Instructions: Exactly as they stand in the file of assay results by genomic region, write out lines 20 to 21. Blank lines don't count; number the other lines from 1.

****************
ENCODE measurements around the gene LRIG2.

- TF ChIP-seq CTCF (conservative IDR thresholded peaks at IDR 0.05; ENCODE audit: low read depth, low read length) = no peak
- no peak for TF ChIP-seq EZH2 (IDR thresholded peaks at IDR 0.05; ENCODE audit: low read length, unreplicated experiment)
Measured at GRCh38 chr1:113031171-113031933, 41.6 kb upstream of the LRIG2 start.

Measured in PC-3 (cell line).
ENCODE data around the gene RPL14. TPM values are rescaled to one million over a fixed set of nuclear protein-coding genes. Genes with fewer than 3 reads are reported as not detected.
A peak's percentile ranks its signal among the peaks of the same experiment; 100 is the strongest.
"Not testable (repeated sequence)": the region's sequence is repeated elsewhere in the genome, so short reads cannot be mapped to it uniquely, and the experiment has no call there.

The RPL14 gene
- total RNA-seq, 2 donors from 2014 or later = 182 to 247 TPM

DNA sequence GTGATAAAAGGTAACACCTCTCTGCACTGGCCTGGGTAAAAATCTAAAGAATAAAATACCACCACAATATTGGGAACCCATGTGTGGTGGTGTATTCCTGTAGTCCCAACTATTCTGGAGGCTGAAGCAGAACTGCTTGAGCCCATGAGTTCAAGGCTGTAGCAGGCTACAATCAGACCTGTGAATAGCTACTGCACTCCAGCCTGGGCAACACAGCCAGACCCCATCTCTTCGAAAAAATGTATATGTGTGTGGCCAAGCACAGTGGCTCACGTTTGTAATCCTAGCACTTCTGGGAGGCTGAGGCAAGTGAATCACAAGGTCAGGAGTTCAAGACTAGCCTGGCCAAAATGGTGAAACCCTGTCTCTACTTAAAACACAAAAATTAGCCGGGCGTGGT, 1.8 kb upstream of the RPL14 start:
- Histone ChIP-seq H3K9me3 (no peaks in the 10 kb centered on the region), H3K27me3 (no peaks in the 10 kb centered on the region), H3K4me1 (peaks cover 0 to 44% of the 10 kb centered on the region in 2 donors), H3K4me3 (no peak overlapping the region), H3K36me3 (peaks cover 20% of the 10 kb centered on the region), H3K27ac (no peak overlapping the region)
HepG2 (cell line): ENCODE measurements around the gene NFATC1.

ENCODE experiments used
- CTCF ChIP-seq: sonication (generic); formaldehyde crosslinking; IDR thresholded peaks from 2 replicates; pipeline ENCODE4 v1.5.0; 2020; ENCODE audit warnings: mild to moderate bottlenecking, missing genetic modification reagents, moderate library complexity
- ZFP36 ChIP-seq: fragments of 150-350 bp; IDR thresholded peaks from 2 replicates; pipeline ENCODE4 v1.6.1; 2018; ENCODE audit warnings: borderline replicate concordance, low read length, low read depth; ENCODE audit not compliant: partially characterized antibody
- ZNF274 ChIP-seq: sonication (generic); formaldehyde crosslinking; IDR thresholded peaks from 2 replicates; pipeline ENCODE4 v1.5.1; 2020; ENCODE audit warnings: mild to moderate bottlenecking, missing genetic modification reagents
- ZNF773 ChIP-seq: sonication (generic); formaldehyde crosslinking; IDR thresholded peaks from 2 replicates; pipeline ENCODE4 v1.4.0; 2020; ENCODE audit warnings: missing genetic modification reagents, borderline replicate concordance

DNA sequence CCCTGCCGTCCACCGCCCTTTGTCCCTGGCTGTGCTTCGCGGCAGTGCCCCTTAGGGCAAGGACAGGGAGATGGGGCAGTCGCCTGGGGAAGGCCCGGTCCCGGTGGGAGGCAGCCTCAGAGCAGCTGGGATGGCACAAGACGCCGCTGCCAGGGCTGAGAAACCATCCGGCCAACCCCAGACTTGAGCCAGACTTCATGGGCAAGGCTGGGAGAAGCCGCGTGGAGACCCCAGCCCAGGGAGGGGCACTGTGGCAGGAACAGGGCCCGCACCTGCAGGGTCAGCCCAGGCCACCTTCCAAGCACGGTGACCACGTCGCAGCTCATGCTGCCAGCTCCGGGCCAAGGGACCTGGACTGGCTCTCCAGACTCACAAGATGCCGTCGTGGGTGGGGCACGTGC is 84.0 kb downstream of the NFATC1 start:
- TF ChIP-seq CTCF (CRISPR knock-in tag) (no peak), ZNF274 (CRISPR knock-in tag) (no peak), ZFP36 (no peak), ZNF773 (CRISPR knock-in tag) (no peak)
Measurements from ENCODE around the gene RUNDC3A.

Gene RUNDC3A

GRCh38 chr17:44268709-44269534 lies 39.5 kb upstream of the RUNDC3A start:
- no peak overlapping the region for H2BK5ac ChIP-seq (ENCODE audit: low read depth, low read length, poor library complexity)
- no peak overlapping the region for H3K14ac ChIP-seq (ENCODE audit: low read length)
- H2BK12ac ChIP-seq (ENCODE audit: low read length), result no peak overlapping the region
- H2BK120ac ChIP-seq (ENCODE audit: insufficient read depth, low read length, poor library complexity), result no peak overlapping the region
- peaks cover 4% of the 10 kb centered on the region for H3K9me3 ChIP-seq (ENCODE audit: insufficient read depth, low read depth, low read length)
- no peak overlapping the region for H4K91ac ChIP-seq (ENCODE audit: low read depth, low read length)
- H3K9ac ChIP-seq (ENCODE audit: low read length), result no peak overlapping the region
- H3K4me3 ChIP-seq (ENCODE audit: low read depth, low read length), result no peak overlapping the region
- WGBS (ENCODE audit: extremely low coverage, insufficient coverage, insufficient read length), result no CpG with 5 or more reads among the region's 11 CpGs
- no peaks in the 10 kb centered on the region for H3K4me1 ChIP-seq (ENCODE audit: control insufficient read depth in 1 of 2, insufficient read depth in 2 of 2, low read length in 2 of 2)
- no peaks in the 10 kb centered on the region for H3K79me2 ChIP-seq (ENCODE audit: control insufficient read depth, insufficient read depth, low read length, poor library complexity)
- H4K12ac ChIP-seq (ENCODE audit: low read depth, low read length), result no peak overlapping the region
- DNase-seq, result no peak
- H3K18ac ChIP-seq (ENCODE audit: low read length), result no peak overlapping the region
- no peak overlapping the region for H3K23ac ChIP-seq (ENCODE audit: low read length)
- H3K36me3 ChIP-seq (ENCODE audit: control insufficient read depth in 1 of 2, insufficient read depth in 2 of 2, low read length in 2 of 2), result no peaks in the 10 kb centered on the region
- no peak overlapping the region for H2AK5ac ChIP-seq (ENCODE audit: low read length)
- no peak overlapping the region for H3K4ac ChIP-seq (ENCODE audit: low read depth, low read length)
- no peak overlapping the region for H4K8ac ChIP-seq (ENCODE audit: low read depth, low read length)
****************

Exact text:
- TF ChIP-seq CTCF (CRISPR knock-in tag) (no peak), ZNF274 (CRISPR knock-in tag) (no peak), ZFP36 (no peak), ZNF773 (CRISPR knock-in tag) (no peak)
Measurements from ENCODE around the gene RUNDC3A.